May 20, 2011
The moratorium, which took effect January 1, 2011, but had yet to be defined until today's presidential decree, aims to slow Indonesia's deforestation rate, which is among the highest in the world. Indonesia agreed to establish the moratorium as part of its reducing emissions from deforestation and degradation (REDD) agreement with Norway. Under the pact, Norway will provide up to a billion dollars in funds contingent on Indonesia's success in curtailing destruction of carbon-dense forests and peatlands.
The delay in defining the measure was the result of intense lobbying by forestry interests — including oil palm developers, pulp and paper companies, logging firms, and the agroindustrial, mining, and energy sectors — that feared losing access to forest lands. The language of the presidential indicates that they were successful in their battle to narrowly define the moratorium, which includes only peatlands and virgin forests. Secondary forests, as well as primary forests and peatlands that have already been granted as concessions, will be exempt from the moratorium.
The delay in defining the moratorium also reflected a power struggle between the Ministry of Forestry, which controls the concession process and has been the source of incredible corruption, and the special REDD+ Task Force headed by Kuntoro Mangkusubroto, an official lauded for his staunch anti-corruption stance.
"Millions of hectares of forests will still be destroyed. And most of the areas included on the map are already protected, so the moratorium offers 'little' extra," Bustar Maitar of Greenpeace Southeast Asia said in a statement. "In the forests, large scale destruction will continue as usual. This announcement is a long way from the Indonesian President's commitment to protect Indonesia forests."
"Most of the remaining forest areas in Indonesia are actually secondary forests," said Wetlands International in a statement. "Millions of hectares of the Indonesian forests may still be converted."
Some environmentalists had hoped the decree would be more broadly defined, using carbon storage or conservation value as a bar for excluding forests from new concessions. Those measures would have protected selectively logged forest that serves as habitat for endangered species like orangutans, rhinos, tigers, and elephants. Instead the moratorium will allow these areas — amounting to 36 million hectares according to the Ministry of Forestry — to be logged and converted to plantations. Furthermore, because the measure is the form of a presidential instruction, it is not legally binding.
But Dipo Alam, Cabinet Secretary for President Susilo Bambang Yudhoyono, disagreed.
"There will be legal sanctions for those who do not obey the INPRES," he told mongabay.com. "Law enforcement will be applied."
Other loopholes under the moratorium also raise concerns. Due to food and energy security concerns, the moratorium grants exemptions for rice, sugar, geothermal, and oil and gas projects. Therefore a massive agricultural project planned on forest lands in Indonesian New Guinea will proceed.
"This is a bitter disappointment. It will do little to protect Indonesia's forests and peatlands," Paul Winn of Greenpeace Australia-Pacific told Reuters. "Seventy-five percent of the forests purportedly protected by this moratorium are already protected under existing Indonesian law, and the numerous exemptions further erode any environmental benefits."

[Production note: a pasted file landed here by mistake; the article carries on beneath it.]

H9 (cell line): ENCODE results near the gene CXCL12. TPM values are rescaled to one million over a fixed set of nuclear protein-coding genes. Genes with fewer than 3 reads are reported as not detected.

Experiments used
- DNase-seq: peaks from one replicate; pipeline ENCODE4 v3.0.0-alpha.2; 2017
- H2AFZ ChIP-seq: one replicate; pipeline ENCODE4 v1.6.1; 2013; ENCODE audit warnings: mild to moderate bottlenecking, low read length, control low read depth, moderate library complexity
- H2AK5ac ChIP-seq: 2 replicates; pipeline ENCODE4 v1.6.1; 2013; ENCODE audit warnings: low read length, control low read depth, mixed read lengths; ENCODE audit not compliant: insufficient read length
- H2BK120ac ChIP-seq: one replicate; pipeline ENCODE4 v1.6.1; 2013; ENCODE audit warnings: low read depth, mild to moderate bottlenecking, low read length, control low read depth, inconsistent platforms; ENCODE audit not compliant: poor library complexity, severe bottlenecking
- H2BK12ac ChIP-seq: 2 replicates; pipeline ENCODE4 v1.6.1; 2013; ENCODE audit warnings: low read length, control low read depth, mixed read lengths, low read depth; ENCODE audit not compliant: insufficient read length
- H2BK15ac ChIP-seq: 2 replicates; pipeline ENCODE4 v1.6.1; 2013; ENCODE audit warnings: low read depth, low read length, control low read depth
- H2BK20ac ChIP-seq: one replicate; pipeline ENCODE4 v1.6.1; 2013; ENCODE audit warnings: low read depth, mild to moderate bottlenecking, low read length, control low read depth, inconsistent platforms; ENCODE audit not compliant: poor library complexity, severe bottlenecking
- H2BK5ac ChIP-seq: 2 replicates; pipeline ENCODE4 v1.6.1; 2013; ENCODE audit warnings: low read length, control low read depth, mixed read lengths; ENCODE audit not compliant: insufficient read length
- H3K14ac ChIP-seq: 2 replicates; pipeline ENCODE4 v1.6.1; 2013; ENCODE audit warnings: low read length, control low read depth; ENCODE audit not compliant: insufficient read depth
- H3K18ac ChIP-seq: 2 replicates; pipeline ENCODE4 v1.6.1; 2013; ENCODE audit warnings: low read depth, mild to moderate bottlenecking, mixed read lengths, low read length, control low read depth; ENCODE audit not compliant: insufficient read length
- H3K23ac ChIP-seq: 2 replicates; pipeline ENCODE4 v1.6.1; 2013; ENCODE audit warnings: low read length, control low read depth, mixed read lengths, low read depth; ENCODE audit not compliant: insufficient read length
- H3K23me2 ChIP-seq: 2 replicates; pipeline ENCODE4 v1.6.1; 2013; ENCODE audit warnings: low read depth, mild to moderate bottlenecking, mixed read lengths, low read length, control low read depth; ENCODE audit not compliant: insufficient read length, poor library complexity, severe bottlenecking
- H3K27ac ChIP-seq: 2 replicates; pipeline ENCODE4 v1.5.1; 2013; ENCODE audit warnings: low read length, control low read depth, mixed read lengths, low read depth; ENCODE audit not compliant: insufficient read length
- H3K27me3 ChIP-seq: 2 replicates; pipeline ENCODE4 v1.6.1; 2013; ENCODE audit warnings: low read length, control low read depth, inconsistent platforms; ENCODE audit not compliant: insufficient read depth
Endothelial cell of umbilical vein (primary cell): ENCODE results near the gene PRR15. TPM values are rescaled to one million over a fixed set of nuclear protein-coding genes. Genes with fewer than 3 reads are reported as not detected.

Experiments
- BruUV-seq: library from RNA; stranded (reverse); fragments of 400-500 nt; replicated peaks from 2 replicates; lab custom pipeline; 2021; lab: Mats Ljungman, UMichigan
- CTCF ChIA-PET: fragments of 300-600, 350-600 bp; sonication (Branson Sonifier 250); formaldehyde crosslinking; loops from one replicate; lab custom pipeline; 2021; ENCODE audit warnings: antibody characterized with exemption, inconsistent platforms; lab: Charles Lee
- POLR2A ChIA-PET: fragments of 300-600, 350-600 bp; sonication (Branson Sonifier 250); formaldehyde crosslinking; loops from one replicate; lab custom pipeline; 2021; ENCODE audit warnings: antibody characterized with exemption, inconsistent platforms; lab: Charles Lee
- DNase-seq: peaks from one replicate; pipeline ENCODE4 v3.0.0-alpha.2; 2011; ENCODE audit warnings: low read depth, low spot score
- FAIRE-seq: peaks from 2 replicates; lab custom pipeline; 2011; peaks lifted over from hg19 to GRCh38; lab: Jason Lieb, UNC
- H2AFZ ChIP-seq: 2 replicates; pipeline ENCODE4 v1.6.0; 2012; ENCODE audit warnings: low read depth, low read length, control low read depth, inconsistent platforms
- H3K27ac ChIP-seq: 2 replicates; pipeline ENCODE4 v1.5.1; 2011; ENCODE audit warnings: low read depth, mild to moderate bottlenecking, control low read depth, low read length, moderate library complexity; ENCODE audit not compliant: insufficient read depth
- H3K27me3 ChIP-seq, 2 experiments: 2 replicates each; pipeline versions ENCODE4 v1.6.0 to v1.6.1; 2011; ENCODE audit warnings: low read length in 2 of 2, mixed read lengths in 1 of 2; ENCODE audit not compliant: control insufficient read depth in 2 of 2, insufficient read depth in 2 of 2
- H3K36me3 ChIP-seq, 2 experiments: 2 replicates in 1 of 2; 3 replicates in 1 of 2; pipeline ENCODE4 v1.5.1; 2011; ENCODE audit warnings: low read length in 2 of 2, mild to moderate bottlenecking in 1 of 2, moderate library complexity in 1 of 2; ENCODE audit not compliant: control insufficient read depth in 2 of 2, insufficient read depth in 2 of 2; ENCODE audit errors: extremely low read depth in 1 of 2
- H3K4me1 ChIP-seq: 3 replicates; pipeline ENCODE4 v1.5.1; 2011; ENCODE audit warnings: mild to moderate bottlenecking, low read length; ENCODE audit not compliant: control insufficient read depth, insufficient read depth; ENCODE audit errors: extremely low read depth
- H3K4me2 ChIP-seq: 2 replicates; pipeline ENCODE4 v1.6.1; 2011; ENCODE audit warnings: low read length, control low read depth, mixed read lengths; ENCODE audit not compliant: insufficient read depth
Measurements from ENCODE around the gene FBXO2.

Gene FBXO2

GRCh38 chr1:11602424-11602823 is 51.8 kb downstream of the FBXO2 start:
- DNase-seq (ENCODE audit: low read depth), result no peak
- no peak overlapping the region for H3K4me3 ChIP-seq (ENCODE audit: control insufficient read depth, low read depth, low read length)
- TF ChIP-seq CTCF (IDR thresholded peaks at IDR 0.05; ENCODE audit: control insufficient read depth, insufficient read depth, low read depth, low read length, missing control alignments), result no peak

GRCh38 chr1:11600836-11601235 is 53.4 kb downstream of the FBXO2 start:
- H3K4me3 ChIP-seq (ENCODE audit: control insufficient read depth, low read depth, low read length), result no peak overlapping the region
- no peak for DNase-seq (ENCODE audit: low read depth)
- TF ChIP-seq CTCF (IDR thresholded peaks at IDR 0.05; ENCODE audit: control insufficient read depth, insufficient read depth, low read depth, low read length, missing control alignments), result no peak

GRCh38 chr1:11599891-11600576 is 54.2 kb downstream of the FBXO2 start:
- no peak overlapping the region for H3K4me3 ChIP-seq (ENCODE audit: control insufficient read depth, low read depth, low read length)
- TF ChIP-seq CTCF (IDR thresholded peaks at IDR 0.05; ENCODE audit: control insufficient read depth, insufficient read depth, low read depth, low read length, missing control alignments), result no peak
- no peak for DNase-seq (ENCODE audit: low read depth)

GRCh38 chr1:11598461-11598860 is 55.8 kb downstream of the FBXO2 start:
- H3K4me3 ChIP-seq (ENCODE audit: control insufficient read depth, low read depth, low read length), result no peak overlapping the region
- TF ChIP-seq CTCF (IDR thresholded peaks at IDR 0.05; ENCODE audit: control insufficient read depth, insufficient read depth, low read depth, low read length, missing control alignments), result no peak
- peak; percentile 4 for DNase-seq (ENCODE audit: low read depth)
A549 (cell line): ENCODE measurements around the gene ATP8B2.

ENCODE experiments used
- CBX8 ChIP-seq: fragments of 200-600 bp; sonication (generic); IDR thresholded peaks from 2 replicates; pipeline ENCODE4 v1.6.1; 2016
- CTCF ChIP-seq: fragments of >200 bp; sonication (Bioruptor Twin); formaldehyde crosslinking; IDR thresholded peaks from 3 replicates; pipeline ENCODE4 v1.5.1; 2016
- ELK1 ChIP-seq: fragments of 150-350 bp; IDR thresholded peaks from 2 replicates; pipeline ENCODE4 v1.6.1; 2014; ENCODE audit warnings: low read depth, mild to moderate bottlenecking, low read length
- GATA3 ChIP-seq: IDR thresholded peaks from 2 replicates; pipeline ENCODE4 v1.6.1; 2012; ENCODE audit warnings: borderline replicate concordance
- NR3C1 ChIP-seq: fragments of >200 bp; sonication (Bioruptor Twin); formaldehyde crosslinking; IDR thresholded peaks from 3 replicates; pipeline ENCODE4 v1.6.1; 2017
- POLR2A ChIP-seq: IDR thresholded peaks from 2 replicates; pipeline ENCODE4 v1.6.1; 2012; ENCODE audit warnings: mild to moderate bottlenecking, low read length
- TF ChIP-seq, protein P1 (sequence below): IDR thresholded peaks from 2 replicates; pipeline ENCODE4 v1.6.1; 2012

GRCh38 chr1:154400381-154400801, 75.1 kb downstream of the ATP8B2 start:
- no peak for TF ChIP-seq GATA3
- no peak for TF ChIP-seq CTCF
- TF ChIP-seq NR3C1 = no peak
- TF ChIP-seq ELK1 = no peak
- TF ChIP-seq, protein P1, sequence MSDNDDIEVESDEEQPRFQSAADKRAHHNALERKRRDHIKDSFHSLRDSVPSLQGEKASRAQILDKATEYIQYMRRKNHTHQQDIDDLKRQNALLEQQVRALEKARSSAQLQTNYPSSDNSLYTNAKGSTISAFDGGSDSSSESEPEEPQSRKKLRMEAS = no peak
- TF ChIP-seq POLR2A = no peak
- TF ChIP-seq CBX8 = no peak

Reason for optimism?
But while there were reservations over the details of the moratorium, environmentalists and scientists expressed hope that it could at least represent a symbolic political step toward better protection and management of Indonesia's forests.
Clearing of peatland in Central Kalimantan
Is Indonesia losing its most valuable assets?
(05/16/2011) Deep in the rainforests of Malaysian Borneo in the late 1980s, researchers made an incredible discovery: the bark of a species of peat swamp tree yielded an extract with potent anti-HIV activity. An anti-HIV drug made from the compound is now nearing clinical trials. It could be worth hundreds of millions of dollars a year and help improve the lives of millions of people. This story is significant for Indonesia because its forests house a similar species. In fact, Indonesia's forests probably contain many other potentially valuable species, although our understanding of these is poor. Given Indonesia's biological richness — Indonesia has the highest number of plant and animal species of any country on the planet — shouldn't policymakers and businesses be giving priority to protecting and understanding rainforests, peatlands, mountains, coral reefs, and mangrove ecosystems, rather than destroying them for commodities?
Will Indonesia's big REDD rainforest deal work?
(12/28/2010) Flying in a plane over the Indonesian half of the island of New Guinea, rainforest stretches like a sea of green, broken only by rugged mountain ranges and winding rivers. The broccoli-like canopy shows little sign of human influence. But as you near Jayapura, the provincial capital of Papua, the tree cover becomes patchier—a sign of logging—and red scars from mining appear before giving way to the monotonous dark green of oil palm plantations and finally grasslands and urban areas. The scene is not unique to Indonesian New Guinea; it has been repeated across the world's largest archipelago for decades, partly a consequence of agricultural expansion by small farmers, but increasingly a product of extractive industries, especially the logging, plantation, and mining sectors. Papua, in fact, is Indonesia's last frontier and therefore represents two diverging options for the country's development path: continued deforestation and degradation of forests under a business-as-usual approach or a shift toward a fundamentally different and unproven model based on greater transparency and careful stewardship of its forest resources.